The Pentium G for $99 is not such a great deal. you can get an i3 for that price.
holy smokers, that BOM could chew through photo/video editing like mad!
I've often considered a sound card but never had enough incentive for it. How do you like that Xonar?
Dude - show us the guts! We love guts!
headroom is good, but everything in moderation. Are you thinking ~15% or 50W whichever is greater?
But then...how to consider if they want to expand in the future, say add a dGFX card. In this case, depending on the card you may need another 100W of overhead and then some margin on top.
Maybe for each component list the wattage, then a dude can take their build, look at what an extra GTX670 would do and pick a PSU accordingly?
@Sassy, agreed. And let's face it, DIY is just plain fun!
If you want low cost and a warranty, buy a Dell. If you want to take the time to learn how a computer actually works and then have some pride after you assemble a functioning unit, well this is the site for you!
OOOO! I smell opportunity.
I charge a flat $200 builders fee to assemble the parts, which scales up depending on complexity (e.g. RAID, SSD/HDD hybrids)... and if any parts selection consulting is required, a $100/hr fee for all internet related searching culminating in a recommendation. Customer pays cash, half up front. Customer buys all parts to be drop shipped to my door. Turn around time <1week for a build. If they agree to terms I'll ship free anywhere in the continental USA.
PS: I don't do Hackintoshs or Linux.
Anyone? Bueller? ;-)
it's really interesting what one can learn when they read the "details" page on Egg's site, or looks at the mobo manual, which is always freely downloadable on the WWW.
After looking at the link you provided my recommendation still stands, which seems to hold true 100% of the time, is put the dGFX in the top slot. If you have 2 of them, put them in the top 2 slots.
Glad to help.
Regarding cooling, my experience with Intel ICH6 and ICH7-series boards is the SouthBridge runs really hot. Hot enough that if you put your finger on the heatsink it will be uncomfortable to the touch within 2 or 3 seconds. That means the heatsink is around 60 to 70degC by my rough estimates. Those chips running at 70degC will quickly face issues with electromigration, kirkendall voiding or other nasty failure modes. Keep it cool and it will last a VERY long time.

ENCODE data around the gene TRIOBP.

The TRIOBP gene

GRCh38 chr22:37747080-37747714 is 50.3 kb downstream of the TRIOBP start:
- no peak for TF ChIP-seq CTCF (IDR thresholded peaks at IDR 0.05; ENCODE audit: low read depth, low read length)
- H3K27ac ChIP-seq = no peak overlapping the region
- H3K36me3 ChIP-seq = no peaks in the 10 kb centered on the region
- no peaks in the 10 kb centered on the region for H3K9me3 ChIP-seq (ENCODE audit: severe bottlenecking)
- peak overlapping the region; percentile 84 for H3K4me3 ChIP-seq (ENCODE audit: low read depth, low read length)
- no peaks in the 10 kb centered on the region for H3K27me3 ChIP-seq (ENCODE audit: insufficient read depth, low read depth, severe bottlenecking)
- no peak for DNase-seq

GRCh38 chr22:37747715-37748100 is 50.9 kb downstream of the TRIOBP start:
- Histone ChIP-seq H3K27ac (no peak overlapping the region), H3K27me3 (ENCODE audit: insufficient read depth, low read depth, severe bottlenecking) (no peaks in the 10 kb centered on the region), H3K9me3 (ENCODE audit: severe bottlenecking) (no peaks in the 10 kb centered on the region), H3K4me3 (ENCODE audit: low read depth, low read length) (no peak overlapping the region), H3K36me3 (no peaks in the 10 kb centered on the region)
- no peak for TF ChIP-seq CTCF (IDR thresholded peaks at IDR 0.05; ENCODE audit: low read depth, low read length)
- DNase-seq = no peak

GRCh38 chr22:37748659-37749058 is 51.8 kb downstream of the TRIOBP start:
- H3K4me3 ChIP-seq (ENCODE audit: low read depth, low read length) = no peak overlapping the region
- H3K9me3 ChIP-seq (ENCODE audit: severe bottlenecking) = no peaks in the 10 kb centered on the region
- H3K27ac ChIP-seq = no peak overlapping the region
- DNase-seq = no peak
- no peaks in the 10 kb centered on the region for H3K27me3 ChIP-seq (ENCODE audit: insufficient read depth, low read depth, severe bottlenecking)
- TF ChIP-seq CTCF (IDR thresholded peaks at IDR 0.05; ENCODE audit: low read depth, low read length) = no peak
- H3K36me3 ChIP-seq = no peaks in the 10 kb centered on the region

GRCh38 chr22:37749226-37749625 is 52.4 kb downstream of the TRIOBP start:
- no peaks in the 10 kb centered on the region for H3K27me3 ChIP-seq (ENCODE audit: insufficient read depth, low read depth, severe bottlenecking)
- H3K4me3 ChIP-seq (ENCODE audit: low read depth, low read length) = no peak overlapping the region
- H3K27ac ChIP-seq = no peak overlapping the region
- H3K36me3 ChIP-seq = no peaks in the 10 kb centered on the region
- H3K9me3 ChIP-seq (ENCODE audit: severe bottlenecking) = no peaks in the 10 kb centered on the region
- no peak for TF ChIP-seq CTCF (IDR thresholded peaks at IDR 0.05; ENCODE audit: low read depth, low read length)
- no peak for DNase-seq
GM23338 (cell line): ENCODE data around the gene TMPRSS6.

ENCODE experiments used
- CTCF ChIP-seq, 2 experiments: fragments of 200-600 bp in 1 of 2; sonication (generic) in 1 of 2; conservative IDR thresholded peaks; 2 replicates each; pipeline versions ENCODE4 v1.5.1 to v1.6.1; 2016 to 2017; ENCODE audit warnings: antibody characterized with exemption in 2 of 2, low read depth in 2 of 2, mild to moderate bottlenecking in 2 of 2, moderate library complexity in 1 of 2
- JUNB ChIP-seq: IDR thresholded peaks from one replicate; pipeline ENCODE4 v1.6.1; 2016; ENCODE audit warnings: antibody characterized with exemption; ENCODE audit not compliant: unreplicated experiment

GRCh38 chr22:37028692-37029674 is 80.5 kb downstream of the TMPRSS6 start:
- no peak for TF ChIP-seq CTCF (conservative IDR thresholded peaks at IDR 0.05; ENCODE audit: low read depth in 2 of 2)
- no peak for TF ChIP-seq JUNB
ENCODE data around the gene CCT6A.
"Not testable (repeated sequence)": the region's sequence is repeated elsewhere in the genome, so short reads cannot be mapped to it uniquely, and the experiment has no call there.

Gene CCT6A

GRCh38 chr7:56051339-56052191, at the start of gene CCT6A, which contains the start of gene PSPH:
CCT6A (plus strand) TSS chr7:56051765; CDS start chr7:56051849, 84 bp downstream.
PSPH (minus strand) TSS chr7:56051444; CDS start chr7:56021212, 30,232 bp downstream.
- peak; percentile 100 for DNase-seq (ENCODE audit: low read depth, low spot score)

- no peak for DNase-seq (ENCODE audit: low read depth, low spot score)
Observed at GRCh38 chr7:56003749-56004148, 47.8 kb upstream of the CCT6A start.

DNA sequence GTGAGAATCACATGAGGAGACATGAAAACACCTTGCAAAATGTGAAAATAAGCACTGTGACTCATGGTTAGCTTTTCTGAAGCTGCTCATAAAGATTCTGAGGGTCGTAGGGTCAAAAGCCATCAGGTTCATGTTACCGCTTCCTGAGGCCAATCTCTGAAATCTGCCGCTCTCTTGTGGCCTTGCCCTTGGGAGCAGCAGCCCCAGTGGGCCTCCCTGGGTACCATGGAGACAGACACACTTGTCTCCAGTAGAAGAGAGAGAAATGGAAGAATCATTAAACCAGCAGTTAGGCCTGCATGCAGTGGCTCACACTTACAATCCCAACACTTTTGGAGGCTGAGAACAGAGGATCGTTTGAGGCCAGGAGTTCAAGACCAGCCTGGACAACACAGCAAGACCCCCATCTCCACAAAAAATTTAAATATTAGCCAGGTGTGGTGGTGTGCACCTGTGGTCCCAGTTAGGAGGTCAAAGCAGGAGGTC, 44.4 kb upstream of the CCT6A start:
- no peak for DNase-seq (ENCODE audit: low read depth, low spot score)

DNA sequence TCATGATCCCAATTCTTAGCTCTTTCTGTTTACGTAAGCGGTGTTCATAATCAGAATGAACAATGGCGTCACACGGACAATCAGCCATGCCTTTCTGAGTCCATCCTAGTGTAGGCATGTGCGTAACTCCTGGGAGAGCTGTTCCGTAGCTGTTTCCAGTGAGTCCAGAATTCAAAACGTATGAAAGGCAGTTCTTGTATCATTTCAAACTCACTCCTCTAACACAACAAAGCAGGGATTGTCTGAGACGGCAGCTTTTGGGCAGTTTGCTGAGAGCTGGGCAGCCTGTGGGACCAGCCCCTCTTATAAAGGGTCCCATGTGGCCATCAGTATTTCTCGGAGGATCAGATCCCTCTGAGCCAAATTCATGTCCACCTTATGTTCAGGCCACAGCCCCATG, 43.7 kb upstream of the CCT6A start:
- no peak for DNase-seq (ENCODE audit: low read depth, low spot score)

Check it out yourself. Touch the heatsink...hot=bad, warm=ok. It only takes a little airflow, but I'm not sure you'll get that in this case design without proper management.
Note: regardless of top or bottom slot, that dGFX will blow hot air onto the southbridge - watch out!
that might be why we have different experiences, I agree the Hyper212 is a howler at full bore.
Just for kicks, put those fans onto the mobo 4pin PWM signals, set the BIOS profile and listen to the difference. You might be amazed how quiet a very powerful rig can be (including OC'd). Why burn 5watts pushing air around when it's not required? Let the mobo manage the airflow based on power draw and heat generated - it's the way to go..
I hear ya, but to get this type of performance it costs some cash. If you're starting with nothing, I think there are 2 ways to approach it:
1/ buy a prebuilt system from Dell, Acer, Lenovo, HP etc. Get something that has good expandability, e.g. get an LGA1155 w/ SandyBridge Pentium for cheap. It should come with case, monitor, keyboard, mouse etc. Throw in a dGFX card and start gaming. Later, when cash frees up start the upgrade route with better CPU, KB, mouse, dual monitor etc. Problem is the BIOS won't have a lot of flexibility, so don't bother with a K-cpu b/c you won't be able to use it.
2/ basically same route but build your own. You'll be surprised, by the time you add OS ($90) and other software etc, you probably can't build that same system for the $399 you can buy it from Dell, unless you build it over 6months and only buy parts on sale, with free ship, and no tax. The DIY route however means you can select EXACTLY what features you want to pay money for. E.g. skip the built in bluetooth and instead get an SSD...
No matter how you slice it though, you want an i5-2500k and HD7850 w/ Z77 chipset, it's going to cost you a pretty penny. Check out my recent B75 Core i3 build (http://pcpartpicker.com/b/xNX), which could be upgraded to be as fast as this or any other lga1155 rig posted here - I got the core components for $400.
I recently saw i7-3770 Dell XPS on sale for $750, included a basic dGFX (HD7570). A very good price for that kinda performance.
Good on you for a CompSci degree. Have you considered computer engineering instead? Job prospects for BSc.CompEng are fantastic, especially if you specialize in the right areas (like multi-threaded software structures and embedded DSP).